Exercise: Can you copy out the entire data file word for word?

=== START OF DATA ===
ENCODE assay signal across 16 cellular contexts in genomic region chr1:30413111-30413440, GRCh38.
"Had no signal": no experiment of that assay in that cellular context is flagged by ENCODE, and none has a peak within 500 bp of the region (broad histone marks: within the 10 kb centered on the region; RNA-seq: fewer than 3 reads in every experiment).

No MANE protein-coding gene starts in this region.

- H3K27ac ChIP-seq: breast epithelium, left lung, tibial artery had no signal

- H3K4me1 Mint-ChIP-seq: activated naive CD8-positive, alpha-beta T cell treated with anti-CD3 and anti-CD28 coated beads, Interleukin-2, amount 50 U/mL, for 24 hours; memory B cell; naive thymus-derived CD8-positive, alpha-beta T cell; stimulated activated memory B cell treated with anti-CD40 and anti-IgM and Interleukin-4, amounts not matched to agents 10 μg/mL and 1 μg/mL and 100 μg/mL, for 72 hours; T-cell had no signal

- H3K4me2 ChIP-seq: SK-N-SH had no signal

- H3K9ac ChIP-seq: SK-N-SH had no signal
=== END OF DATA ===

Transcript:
ENCODE assay signal across 16 cellular contexts in genomic region chr1:30413111-30413440, GRCh38.
"Had no signal": no experiment of that assay in that cellular context is flagged by ENCODE, and none has a peak within 500 bp of the region (broad histone marks: within the 10 kb centered on the region; RNA-seq: fewer than 3 reads in every experiment).

No MANE protein-coding gene starts in this region.

- H3K27ac ChIP-seq: breast epithelium, left lung, tibial artery had no signal

- H3K4me1 Mint-ChIP-seq: activated naive CD8-positive, alpha-beta T cell treated with anti-CD3 and anti-CD28 coated beads, Interleukin-2, amount 50 U/mL, for 24 hours; memory B cell; naive thymus-derived CD8-positive, alpha-beta T cell; stimulated activated memory B cell treated with anti-CD40 and anti-IgM and Interleukin-4, amounts not matched to agents 10 μg/mL and 1 μg/mL and 100 μg/mL, for 72 hours; T-cell had no signal

- H3K4me2 ChIP-seq: SK-N-SH had no signal

- H3K9ac ChIP-seq: SK-N-SH had no signal